more commercial, marketable titles; or even move away from monographs to
concentrate on text books, readers, and reference works instead. In short, conventional
academic publishers are now having to make decisions about what to publish more on
the basis of the market and a given text’s potential value as a commodity, and less on
the basis of its quality as a piece of scholarship. This last factor is making it difficult
for early career academics to publish the kind of research-led monographs that are
often needed to acquire that all important first full-time position. This in turn means
the HSS is, in effect, allowing publishers to make decisions on its future and on who
gets to have a long-term career on an economic basis, according to the needs of the
market – or what they believe those needs to be. But it is also making it hard for


Greco and Wharton estimate that the average number of library purchases of monographs
has dropped from 1500 in the 1970s to 200-300 at present. Thompson estimates that print
runs and sales have declined from 2000-3000 (print runs and sales) in the 1970s to print runs
of between 600-1000 and sales of between 400-500 nowadays. Albert N

ces and Humanities Publishing and the Digital “Revolution”’
unpublished manuscript, 2010:; Thompson, Books in the Digital Age, pp. 9394.


authors in the HSS generally to publish monographs that are perceived as being
difficult, advanced, specialized, obscure, radical, experimental or avant-garde - a
situation reminiscent of the earlier state of events which led to the rise of artists’
books, with the latter emerging in the context of a perceived lack of exhibition space
for experimental and critical (conceptual) work within mainstream commercial

Partly in response to this ‘monograph crisis’, a steadily increasing number of
initiatives have now been set up to enable authors in the HSS in particular to bring out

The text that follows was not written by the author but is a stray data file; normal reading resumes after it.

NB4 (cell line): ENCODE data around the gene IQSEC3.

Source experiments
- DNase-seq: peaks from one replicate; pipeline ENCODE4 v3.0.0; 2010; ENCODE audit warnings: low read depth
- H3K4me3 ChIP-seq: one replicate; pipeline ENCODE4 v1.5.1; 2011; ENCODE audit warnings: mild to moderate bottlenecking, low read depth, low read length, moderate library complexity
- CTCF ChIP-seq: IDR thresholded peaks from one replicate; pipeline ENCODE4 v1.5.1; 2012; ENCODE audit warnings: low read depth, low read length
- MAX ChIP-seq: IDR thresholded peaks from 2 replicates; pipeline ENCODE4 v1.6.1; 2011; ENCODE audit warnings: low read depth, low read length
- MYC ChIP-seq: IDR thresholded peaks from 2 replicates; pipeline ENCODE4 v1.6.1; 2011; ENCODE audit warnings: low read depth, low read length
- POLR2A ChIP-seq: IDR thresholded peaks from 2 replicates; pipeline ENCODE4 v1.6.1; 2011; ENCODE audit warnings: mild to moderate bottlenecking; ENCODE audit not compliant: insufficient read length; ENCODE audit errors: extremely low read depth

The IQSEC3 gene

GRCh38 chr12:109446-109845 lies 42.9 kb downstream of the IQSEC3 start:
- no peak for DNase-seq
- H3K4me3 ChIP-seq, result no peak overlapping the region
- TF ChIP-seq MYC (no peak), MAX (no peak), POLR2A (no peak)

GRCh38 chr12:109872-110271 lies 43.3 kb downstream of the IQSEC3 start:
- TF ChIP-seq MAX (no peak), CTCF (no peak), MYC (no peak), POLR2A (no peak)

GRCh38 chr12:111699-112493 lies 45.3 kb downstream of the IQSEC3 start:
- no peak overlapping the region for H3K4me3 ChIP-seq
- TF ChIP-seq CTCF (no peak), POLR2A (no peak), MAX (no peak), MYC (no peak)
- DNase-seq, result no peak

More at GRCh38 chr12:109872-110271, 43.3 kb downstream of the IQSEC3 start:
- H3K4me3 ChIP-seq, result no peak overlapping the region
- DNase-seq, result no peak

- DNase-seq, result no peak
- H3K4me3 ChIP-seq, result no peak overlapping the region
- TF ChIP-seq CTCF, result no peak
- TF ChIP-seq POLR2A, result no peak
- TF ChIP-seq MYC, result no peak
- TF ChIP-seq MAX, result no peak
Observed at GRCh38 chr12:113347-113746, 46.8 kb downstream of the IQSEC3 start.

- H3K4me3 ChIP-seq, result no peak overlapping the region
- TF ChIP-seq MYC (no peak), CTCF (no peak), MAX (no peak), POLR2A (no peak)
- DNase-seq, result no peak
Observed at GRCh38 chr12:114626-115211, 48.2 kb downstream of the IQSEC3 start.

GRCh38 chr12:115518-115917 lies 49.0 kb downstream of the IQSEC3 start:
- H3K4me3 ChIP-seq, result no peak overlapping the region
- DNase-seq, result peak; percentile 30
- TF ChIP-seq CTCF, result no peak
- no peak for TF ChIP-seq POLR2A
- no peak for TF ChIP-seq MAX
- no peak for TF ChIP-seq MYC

books open access – not just introductions, reference works and text books, but
research monographs and edited collections too. These initiatives include scholar-led
presses such as Open Humanities Press,, and Open Book Publishers;
commercial presses such as Bloomsbury Academic; university presses, including
ANU E Press and Firenze University Press; and presses established by or working
with libraries, such as Athabasca University’s AU Press. 45

Yet important though the widespread aspiration amongst academics, librarians and
presses to find a solution to the monograph crisis has been, the reasons behind the
development of open access book publishing in the HSS are actually a lot more
diverse than is often suggested. For instance, to the previously detailed motivating
factors that inspired the rise of the open acce

l procedures, preservation
structures and textual forms as their print counterparts: pre-publication peer review
conducted by scholars who have already established their reputations in the paper
world; preservation carried out by academic libraries; monographs consisting of
numbered pages and chapters arranged in a linear, sequential order and narrative, and
so on. As Sigi Jöttkandt puts it with regard to the strategy of Open Humanities Press
in this respect:

We’re intending OHP as a tangible demonstr


Display 200 300 400 500 600 700 800 900 1000 ALL characters around the word.